How Elon Musk Funded His Twitter Buy and The Effect on Tesla
The deal is complicated, but I will attempt to simplify it.
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Precious Njoku is a Financial Writer with extensive knowledge about the stock market.
2022-05-01 11:30

It is no longer news that the board of Twitter accepted Elon Musk's offer to buy Twitter (NYSE: TWTR) for $54.20 per share. The total amount of the deal stands at $44 billion. Both parties will finalize the deal later this year, and Elon Musk will take Twitter private. We have reported several times on the intentions of Elon Musk about Twitter and how the board has responded to Musk's initiatives towards the company, including initiating a "poison pill" in an attempt to foil Elon Musk's buyout attempt.
How Elon Musk Funded His Twitter Buy and The Effect on Tesla
The big question now is: How did Elon Musk Fund His Twitter Buy? The answer to this question would give us an insight into how the market and the companies involved would react to this buy in the near term.

How Elon Musk Funded The Deal
As the richest man on the planet and worth more than $300 billion, $44 billion is easy peasy for Elon Musk. But if he had to use his assets for the purchase, he would be more than 10% poorer, making a dent in his ego.

The deal is complicated, but I will attempt to simplify it. For the money needed for the purchase, Musk sought help. He did not do it unilaterally. This is unarguably the biggest privatization deal of a company in decades. It is reported that he used his cash for about two-thirds of the purchase. That is about $21 billion in cash. Then, he used approximately $12.5 billion of his shares in Tesla (NASDAQ: TSLA) to secure loans from a banking conglomerate that includes Bank of America and Morgan Stanley.

And here is the intelligent part. The rest of the money was from Twitter's assets. Musk executed the deal as a leveraged buyout. That means doing a corporate buyout by using loans or bonds. Using this leveraged buyout, Musk used the company's assets he was buying as collateral to secure loans for the rest of the money for the $44 billion Twitter purchase.

Kind of like eating your cake and having it. But why is he the richest man in the world if he cannot do that? Here comes the follow-up question: How will Tesla shares be affected by Musk's actions?

How Musk’s Purchase Of Twitter Affected Tesla
On Tuesday, after the conclusion of the deal to buy Twitter, Tesla's (NASDAQ: TSLA) shares dropped by more than 12%. Arguably, investors' nerves were frayed about the deal. Before the purchase, Tesla, worth more than $1 trillion, had its market valuation reduced to $900 billion.

Investors were worried about several things. One of them was how distracted Musk would be by owning Twitter. They believe with the ideas he has for Twitter, he would have to be committed to running Twitter to see the ideas to fruition. But that distraction would have a massive effect on his performance at Tesla. Nobody knew, and neither has Elon Musk provided an answer on how he would solve this problem.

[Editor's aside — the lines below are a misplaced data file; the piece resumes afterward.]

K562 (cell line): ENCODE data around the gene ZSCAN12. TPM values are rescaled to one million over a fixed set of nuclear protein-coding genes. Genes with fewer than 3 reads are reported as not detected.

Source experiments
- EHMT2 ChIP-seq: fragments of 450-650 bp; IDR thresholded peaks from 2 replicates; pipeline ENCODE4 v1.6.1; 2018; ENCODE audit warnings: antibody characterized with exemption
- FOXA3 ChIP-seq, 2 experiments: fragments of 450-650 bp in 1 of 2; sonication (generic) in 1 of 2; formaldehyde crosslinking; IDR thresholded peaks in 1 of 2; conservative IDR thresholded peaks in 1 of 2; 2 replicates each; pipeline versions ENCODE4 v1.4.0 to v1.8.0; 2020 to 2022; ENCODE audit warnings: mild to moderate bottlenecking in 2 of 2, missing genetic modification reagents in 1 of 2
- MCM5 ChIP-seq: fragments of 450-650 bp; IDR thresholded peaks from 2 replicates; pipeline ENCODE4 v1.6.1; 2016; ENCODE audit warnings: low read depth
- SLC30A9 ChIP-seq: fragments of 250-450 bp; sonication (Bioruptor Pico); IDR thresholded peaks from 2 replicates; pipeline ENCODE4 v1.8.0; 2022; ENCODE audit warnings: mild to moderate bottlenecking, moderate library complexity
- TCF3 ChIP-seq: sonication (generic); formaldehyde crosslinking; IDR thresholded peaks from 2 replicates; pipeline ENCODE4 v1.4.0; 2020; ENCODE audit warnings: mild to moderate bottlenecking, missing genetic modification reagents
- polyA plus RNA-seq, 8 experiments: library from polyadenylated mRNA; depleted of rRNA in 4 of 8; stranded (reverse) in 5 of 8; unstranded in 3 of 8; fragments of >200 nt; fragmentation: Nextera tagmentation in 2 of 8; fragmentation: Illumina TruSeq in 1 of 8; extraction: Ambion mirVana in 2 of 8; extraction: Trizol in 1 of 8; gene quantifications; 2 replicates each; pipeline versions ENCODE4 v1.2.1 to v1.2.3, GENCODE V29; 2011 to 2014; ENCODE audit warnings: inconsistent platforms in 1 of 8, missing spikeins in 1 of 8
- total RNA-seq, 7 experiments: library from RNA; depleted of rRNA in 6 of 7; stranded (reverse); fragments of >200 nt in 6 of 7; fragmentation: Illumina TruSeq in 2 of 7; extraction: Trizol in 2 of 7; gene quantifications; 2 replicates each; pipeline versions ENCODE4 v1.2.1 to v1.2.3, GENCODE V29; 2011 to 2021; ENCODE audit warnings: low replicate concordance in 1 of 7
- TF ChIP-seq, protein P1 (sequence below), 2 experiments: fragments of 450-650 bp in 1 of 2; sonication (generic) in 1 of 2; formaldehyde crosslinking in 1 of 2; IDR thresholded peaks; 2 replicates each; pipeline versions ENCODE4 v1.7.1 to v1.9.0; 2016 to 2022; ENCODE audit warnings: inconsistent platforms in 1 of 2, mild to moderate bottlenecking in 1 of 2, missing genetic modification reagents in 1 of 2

There was also the question of the amount of risk Elon Musk was prepared to take to own Twitter. He should have been aware that his purchase of Twitter would hit Tesla. Every savvy investor knows that. But no one knew how much he was willing to lose. Only Musk could answer that question. With the drop in the share price of Tesla, the amount of Tesla stock he put in as collateral would have to rise. So why would Musk be risking his stock in a valuable company like Tesla for stocks in Twitter which barely manages to survive? Only Elon Musk can answer that question.

Elon Musk's worth has spiraled downwards. First, the easy part for him was winning the battle to own Tesla despite the roadblocks put in his way. Now the practical and challenging part is to fix Twitter as he promised while at the same time preserving his stock in Tesla, which is one of the most valuable companies in the world right now.

In the coming days, I expect more tanking of Tesla's stock. The sale of Musk's share of Tesla would provide a good buying opportunity for investors. However, for those who are already holding Tesla, now is the time to dump and watch for a good re-entry point.


Disclaimer: I have no positions in any of the stocks mentioned. I wrote this article myself, and it expresses my own opinions. I have no business relationship with any company whose stock is mentioned in this article. All information should be independently verified and should not be relied upon for purposes of transacting securities or other investments. See terms for more info.

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2022-05-01 11:30

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About the Author
Precious Njoku is a Financial Writer with extensive knowledge about the stock market.

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